27 Mar

Five Tips for Test Management With Distributed Teams

It’s a bit of a clickbait title. Sorry about that.

Most of my work deals with distributed teams. The project team tends to be located in a central location (or at least in one or two buildings), while the testers tend to be located elsewhere: either as part of an offshore model, or simply located in the factories, warehouses, and offices of the client.

Managing a distributed team has it’s own challenges, and these are my top five tips for managing distributed teams in a test project:


 

1.     Know Who Your Local Contacts Are

Everything runs smoother with a single point of contact in each location. It’s possible to manage the testing remotely using Skype, WebEx, or other mass-communication tools, but when your testers are also required in the factory or warehouse for their day jobs it can become difficult to get a mutually convenient time for everyone. A single point of contact to help you manage the testing locally, to identify super users and tester, and to distribute communications makes the process a lot easier.

Part of general project management is to know your stakeholders. If you’re sourcing testers from the super user community in your network, their managers also need to be involved in the process – both as an escalation point, and so they are aware of the time commitments required from their staff in your test activities.

 

2.     Plan, Plan, Plan

If your distributed teams don’t know what the plan is and who needs to do what, there’s a danger that they will be recalled to other work and you will lose them. Not only that, but their managers will find it difficult to respond to your requests for people if they are not confident that there is sufficient work for them to do – they don’t want to lose their staff for weeks on end only to find that those staff are sitting around doing nothing.

Plan early to identify how many testers from which locations you need. This can be high-level to start with so that you get an idea of the number of people, their skillsets, and their locations, so that the local contacts and managers can start to fill the resource plan and backfill their own operations.

Once the testers are identified, involve them in the planning. Identify the tasks and activities they are responsible for, and what they will be working on in any downtime.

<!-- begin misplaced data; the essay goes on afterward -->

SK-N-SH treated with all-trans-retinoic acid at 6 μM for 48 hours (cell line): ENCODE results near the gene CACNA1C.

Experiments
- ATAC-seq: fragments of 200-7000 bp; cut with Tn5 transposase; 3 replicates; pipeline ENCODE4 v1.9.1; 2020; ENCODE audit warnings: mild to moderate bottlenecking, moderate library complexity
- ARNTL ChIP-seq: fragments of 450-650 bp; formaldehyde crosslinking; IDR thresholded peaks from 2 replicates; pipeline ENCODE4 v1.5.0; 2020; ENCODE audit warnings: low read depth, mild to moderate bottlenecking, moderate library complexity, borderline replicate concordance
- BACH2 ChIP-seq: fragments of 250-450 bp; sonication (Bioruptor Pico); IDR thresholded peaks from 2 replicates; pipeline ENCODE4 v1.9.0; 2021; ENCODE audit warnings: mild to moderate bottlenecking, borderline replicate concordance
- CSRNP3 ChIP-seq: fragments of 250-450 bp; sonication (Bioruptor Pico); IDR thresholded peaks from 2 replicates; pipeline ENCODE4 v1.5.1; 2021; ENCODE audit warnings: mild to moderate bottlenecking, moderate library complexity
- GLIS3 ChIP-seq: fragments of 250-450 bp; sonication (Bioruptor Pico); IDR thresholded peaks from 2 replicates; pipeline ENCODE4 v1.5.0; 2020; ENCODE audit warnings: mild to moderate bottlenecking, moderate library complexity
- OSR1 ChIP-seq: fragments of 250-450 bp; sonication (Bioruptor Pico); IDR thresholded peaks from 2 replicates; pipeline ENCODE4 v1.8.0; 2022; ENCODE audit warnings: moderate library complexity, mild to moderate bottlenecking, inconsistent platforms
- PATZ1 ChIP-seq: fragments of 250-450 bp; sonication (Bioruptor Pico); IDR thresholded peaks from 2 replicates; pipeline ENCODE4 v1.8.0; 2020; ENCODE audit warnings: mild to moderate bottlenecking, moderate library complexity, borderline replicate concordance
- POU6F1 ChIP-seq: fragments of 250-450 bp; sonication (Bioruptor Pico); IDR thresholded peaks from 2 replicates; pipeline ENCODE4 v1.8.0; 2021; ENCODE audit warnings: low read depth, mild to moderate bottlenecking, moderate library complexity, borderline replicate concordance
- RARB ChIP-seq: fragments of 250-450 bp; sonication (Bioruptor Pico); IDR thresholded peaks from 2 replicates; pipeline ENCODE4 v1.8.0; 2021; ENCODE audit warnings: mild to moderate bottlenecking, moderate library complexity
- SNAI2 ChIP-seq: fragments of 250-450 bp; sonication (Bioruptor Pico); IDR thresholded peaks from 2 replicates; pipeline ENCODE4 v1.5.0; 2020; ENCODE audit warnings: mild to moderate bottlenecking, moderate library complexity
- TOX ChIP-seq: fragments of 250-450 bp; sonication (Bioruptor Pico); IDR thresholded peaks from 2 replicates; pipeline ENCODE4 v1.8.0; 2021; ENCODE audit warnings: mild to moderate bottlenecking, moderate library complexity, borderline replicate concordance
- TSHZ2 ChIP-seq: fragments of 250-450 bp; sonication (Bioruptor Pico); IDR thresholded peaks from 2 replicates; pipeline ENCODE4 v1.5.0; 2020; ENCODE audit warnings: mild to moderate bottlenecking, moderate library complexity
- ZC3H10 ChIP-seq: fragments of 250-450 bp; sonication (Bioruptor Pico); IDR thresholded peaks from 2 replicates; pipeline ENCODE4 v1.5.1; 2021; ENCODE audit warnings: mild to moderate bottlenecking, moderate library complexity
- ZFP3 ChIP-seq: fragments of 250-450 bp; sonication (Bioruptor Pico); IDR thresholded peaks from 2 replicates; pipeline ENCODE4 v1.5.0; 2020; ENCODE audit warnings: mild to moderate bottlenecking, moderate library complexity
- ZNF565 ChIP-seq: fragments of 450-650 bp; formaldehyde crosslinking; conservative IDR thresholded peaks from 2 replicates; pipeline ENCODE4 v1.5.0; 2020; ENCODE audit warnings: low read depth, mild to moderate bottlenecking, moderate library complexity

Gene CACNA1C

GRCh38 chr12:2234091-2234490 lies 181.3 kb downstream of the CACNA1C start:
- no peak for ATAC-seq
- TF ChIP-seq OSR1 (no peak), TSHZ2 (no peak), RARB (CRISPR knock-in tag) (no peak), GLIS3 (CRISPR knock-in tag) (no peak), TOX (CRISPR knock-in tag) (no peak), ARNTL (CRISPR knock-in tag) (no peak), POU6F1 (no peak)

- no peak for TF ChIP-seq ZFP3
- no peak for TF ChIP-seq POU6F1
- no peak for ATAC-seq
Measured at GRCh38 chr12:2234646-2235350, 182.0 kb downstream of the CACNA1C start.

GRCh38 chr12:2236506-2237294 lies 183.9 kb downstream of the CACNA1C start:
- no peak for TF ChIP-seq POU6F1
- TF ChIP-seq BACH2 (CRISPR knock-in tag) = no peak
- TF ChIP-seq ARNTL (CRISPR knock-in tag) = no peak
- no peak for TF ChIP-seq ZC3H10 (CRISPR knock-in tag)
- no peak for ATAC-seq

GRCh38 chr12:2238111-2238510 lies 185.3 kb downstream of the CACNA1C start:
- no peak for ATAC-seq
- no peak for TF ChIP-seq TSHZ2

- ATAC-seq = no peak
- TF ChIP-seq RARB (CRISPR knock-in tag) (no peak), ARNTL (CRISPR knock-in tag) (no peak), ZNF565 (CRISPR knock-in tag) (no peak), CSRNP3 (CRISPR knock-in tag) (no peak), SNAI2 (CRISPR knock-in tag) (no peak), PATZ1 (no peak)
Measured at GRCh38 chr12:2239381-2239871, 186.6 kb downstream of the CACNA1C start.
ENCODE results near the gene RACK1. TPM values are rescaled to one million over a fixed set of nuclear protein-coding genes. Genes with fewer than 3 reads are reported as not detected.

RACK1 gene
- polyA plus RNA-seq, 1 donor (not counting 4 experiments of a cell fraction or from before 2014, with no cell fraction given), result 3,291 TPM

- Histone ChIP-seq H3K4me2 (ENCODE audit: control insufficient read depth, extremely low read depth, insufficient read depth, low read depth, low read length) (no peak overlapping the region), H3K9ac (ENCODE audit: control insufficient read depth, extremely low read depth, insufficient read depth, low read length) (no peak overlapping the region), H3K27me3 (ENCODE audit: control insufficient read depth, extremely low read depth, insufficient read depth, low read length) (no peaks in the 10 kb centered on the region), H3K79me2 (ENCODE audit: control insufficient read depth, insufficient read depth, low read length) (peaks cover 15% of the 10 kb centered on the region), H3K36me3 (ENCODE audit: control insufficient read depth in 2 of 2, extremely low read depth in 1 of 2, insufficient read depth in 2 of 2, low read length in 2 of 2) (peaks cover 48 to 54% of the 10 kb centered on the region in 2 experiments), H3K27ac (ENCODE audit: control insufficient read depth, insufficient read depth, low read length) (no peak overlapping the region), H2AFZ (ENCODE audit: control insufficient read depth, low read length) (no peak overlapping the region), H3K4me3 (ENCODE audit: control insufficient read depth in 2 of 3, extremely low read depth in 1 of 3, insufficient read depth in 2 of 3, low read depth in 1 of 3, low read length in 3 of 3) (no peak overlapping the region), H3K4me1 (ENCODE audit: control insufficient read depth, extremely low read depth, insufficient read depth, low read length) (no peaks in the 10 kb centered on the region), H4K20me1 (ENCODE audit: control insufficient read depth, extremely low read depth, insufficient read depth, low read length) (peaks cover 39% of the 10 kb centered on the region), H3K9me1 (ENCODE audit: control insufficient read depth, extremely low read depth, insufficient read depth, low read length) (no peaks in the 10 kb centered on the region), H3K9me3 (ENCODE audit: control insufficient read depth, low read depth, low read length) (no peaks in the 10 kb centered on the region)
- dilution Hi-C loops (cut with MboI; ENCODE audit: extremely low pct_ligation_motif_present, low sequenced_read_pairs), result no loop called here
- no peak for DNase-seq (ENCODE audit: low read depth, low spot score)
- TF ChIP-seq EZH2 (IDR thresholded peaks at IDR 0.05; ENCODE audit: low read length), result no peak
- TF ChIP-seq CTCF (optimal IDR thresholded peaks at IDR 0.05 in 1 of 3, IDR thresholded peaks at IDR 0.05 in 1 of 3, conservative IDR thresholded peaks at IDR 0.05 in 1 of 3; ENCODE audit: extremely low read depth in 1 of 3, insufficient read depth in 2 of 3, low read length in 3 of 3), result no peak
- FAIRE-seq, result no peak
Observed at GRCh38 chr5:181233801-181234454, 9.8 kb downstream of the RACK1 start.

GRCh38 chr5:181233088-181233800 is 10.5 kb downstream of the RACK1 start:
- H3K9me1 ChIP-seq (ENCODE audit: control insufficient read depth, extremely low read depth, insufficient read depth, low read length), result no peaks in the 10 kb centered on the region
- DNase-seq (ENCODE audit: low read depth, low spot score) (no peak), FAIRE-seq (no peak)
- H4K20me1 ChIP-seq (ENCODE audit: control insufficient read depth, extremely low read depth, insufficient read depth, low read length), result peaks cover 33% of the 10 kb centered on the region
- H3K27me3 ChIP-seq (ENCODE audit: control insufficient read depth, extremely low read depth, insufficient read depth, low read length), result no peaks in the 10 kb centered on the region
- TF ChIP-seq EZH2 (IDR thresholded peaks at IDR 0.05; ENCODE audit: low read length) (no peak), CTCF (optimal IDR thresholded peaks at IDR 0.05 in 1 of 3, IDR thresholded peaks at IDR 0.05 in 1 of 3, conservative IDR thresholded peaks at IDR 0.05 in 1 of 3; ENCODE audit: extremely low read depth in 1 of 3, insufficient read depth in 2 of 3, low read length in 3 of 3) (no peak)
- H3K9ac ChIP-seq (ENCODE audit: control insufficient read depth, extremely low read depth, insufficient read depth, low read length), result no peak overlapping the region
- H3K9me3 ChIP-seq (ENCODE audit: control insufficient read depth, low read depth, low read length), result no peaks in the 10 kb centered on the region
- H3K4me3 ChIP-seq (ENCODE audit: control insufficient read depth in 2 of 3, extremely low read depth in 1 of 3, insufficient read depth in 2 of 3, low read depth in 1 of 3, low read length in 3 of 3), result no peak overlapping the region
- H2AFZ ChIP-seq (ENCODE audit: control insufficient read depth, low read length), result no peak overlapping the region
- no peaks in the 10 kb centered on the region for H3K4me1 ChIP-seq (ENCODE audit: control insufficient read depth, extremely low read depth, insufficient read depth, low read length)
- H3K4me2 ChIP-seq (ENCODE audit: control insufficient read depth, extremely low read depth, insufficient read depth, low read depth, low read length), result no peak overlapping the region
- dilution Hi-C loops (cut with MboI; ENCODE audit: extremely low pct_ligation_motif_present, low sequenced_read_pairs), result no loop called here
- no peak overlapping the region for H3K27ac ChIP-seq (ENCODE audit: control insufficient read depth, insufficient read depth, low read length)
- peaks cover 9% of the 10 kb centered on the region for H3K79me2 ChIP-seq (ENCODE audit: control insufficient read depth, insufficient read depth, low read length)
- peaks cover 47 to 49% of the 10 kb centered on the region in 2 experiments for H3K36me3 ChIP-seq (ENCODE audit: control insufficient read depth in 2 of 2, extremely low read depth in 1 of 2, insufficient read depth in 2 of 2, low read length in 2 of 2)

3.     Communication

So you’ve got a local contact, some testers, and a plan. The next step is to communicate – from the high-level plan, to the detailed tasks and activities, to status reporting and team updates, make sure you have a communication plan in place. How are you communicating the tasks to them, and any updates on project progress? How are they reporting status updates and any blocking issues to you?

A semi-formal communication plan can be set up early in the project stage. If you know that you will be running onboarding or kick-off workshops, and will have daily standups over web conference calls, then get those dates and times into the calendars early. Use Sharepoint, shared network drives, or other common locations to store shared items such as your detailed plan and test approach documents. Consider using high-level plan summaries and 8-week lookaheads so that the big blocks of work are visible to everyone, and host regular web conferences to explain the test activities that are coming up.

 

4.    Meet Face-to-Face

At least once as a minimum (and preferably more regularly) meet with your distributed team(s) face-to-face. It sets the tone as being more personal – it’s very easy to forget that you are dealing with real people when your contact with them is purely digital. Meet with them for onboarding/kick-off workshops, test approach workshops, or just go on a roadtrip to meet and greet and answer any questions they may have about the test process.

 

5.     Use All Available Collaboration Tools and Software

As mentioned under Communication above, use all available collaboration tools and software that you have available.

Keep all your plans and common documentation in a shared accessible location. This may be Sharepoint, or a common network drive, or any other shared document storage location. Dropbox, OneDrive or Google Docs for those businesses that support them.

Use common areas for notation. A shared OneNote notebook, a local Wiki, Confluence.

Regular contact via Skype, WebEx, GoToMeeting, or other collaboration web conferencing. Use desktop sharing for presenting plans and approaches. Webcam is optional, but teleconferencing can be useful in larger groups and helps to maintain the personal touch.

Instant messaging for quicker details, emails for longer group conversations. But don’t forget that you can simply pick up the telephone!

 

There we have it, five quick tips for managing distributed test teams in your SAP implementation project.